Historic Reuse or Adaptive Reuse is a process of reusing an existing building for a new purpose. This strategy is employed consistently in the Region to preserve and protect our heritage and our history of innovation.
EnviroControl Systems expertise in breathing new life into aging buildings, while respecting a building’s important historical/architectural elements is sought after by general contractors, building owners, and developers. We are not a restoration company, but we are an integral part of safeguarding your piece of history.
This is a small collection of projects we are most proud of, in the Historic Reuse Sector over the past few years. Each project had a unique set of requirements and the challenge of protecting and preserving another story. Through value engineering and years of experience we were able to help preserve these historically relevant buildings while ensuring the comfort and safety of all those who live, work, and play in these spaces.
The conversion of Lotz Paper Building to the Avant Garde Office Suites and Restaurant Space was undertaken during 2017-2018. EnvrioControl Systems was contracted to install the mechanical systems.
This project was accomplished in four phases and required over 1 year to complete. The project was to provide mechanical systems in both new construction and building retrofit to this historic Cincinnati theater facility.
As part of the team who completed this historical renovation, Enviro Control was tasked with maintaining historical architectural features of the building while overcoming significant building deterioration. Success of this project is evidenced by the honor of receiving the 2018 ABC Excellence in Construction Eagle Award.
This project employed value engineering solutions consistent with the building’s designation on the National Register of Historic Places. The budget to complete this 20,000 square foot project was fixed, and EnvrioControl Systems was able to work with it to finish the comfort systems need for all 5 levels of the building.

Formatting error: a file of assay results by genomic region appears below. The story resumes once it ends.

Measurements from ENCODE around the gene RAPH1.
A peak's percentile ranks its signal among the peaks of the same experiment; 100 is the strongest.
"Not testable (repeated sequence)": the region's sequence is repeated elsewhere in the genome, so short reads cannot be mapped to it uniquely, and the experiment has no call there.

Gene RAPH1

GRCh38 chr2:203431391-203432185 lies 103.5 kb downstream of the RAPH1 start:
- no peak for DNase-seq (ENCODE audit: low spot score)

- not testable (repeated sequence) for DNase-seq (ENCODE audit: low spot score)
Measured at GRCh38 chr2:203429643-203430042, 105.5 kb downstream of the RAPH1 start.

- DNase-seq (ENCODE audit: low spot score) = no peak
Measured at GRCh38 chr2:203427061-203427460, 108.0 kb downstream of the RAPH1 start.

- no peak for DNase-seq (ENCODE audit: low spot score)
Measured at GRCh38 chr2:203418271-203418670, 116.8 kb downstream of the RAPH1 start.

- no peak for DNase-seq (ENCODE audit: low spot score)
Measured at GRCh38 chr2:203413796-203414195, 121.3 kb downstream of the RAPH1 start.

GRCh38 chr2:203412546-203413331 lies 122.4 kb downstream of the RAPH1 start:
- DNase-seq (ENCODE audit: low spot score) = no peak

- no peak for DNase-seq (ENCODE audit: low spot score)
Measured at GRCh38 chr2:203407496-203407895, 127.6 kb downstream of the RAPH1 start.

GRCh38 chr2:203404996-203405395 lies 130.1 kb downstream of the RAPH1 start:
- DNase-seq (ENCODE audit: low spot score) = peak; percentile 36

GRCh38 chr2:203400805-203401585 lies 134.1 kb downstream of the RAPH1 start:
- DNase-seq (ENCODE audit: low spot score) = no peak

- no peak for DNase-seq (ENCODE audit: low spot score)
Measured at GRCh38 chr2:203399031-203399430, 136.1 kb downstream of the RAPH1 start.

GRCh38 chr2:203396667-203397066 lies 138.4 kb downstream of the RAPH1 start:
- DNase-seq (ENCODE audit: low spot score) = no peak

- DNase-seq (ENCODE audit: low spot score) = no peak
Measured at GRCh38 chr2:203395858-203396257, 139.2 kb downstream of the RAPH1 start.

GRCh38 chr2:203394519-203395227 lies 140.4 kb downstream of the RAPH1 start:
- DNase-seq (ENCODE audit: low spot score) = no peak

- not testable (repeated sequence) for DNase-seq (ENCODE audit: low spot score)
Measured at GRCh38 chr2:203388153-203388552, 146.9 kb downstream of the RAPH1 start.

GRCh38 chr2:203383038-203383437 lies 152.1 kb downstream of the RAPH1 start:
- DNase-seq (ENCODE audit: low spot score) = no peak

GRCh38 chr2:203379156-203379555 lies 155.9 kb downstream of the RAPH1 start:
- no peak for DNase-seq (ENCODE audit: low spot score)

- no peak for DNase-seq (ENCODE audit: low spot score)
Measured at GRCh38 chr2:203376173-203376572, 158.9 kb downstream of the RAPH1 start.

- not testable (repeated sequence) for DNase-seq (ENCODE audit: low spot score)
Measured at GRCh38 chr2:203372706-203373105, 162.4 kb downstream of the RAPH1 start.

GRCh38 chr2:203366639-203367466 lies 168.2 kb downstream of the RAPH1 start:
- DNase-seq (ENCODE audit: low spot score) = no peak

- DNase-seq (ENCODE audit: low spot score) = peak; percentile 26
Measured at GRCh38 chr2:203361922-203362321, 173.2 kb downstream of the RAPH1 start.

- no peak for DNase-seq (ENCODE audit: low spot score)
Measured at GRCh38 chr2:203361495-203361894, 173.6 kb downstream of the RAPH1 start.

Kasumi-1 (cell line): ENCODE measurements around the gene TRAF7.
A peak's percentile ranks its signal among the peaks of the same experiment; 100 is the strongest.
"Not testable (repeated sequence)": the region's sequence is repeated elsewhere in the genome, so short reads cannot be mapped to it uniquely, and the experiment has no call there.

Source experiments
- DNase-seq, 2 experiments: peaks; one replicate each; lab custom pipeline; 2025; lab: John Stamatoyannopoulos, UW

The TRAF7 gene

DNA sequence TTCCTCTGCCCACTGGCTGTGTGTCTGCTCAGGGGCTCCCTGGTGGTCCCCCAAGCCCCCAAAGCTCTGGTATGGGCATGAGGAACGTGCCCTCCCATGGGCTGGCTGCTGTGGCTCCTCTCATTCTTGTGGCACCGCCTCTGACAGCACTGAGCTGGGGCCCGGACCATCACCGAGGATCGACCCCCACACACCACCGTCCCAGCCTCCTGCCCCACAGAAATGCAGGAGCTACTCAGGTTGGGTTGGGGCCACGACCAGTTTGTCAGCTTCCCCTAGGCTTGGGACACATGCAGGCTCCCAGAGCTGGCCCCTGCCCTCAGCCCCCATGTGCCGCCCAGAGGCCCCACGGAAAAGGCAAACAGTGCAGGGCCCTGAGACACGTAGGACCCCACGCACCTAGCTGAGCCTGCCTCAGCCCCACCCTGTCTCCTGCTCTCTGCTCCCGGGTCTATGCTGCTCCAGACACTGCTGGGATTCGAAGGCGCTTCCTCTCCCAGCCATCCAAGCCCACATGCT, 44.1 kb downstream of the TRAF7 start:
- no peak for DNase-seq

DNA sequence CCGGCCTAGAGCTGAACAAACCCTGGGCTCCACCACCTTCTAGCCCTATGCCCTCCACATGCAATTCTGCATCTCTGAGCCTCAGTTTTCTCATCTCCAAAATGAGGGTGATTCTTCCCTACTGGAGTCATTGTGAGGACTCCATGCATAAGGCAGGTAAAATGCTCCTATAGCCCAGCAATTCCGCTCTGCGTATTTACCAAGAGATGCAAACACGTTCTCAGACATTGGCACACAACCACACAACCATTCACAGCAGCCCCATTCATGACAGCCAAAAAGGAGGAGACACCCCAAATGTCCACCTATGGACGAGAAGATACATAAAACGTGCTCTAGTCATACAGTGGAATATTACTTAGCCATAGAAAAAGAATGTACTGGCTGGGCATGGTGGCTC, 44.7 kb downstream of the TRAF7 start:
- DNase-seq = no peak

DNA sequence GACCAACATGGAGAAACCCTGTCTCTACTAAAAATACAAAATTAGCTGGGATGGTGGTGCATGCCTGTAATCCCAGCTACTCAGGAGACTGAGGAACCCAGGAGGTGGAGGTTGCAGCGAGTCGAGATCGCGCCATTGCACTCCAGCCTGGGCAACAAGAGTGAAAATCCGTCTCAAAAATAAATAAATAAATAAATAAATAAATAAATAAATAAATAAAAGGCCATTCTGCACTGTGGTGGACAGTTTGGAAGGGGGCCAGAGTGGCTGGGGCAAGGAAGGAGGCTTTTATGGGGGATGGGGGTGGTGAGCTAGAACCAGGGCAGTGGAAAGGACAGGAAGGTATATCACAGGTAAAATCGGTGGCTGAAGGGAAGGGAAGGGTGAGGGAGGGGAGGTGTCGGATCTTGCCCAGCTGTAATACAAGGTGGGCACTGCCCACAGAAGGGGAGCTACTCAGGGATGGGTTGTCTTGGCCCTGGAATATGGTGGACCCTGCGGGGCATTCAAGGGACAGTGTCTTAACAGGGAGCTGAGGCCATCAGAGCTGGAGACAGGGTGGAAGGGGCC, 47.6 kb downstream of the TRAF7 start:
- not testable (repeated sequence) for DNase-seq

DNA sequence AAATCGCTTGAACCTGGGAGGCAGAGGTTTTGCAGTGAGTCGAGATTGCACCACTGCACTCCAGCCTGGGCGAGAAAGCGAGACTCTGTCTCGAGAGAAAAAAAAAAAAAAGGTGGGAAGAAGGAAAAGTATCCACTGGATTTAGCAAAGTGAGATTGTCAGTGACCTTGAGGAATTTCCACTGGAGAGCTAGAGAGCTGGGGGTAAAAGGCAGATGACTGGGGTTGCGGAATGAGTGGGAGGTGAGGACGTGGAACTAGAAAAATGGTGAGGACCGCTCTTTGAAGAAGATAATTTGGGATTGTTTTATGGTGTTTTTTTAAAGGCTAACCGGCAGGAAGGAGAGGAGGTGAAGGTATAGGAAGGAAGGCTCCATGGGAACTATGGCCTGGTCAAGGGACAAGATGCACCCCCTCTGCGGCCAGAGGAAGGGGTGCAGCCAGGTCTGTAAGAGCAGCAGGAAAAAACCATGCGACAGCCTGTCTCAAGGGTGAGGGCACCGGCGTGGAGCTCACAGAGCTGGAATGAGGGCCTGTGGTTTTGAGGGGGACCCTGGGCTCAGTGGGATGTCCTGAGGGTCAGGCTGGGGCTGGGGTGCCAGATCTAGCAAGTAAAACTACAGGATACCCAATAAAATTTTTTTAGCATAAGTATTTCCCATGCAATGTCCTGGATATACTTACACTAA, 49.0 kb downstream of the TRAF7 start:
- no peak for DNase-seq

Located in the Avant Garde building, Tender Mercy is a unique, downtown Dayton upscale bar in the basement tenant space. The scope of the work included the installation of mini split systems, a wall heater, and insulated ductwork. Job challenges include low ceiling heights, limited space for ductwork, and limited space for equipment placement. Tender Mercy’s location in the basement of a fully occupied multi-story building required exterior ductwork, vertically installed up five stories to provide required outside air. The original project put the budget well over the engineer’s projected amount. Working with the owner and engineer directly, EnviroControl Systems was able to offer value engineering that brought the cost down and put the budget back on track.
EnviroControl Systems completed the demo, installed kitchen hoods, installed make-up air, and installed mechanical system for this project. The scope of work includes the installation of one RTU with smoke detector, one split system which includes furnace with condensate draw, furnace with combustion air vent through side wall, furnace with outside air to exterior window well with motorized damper, condenser with refrigerant lines run to furnace, three remote condensers, two restroom exhaust fan, four electric heaters, thermostat and sensors, air devices, and insulated ductwork. Portions of the project were completed, working alongside a general contractor. Other portions of the project allowed EnviroControl Systems to demonstrates its ability as a prime contractor, providing and installing make-up air units and kitchen hoods.
EnviroControl Systems served as design build contractor for historic reuse of six story office building, including six story building shell and tenant buildout in basement, and 2nd, 3rd, 4th, and 5th floor levels. Scope of the work includes installation of a DOAS (Dedicated Outdoor Air System) unit mounted on the roof with ductwork hung in the shaft and stubs for each floor, restroom exhausts, 67 tons of cooling with a VRF system including 26 heads (cassettes or ducted units), and ductwork to provide the fresh air to each floor.
Formerly known as the J.K. McIntire Building, built in 1912, the building is best known for the upper three floors being used by the Monsanto Company, who tested the biological impact of polonium radiation as a part of the US Military, Manhattan Project. It will now serve to house Dayton-based technology companies.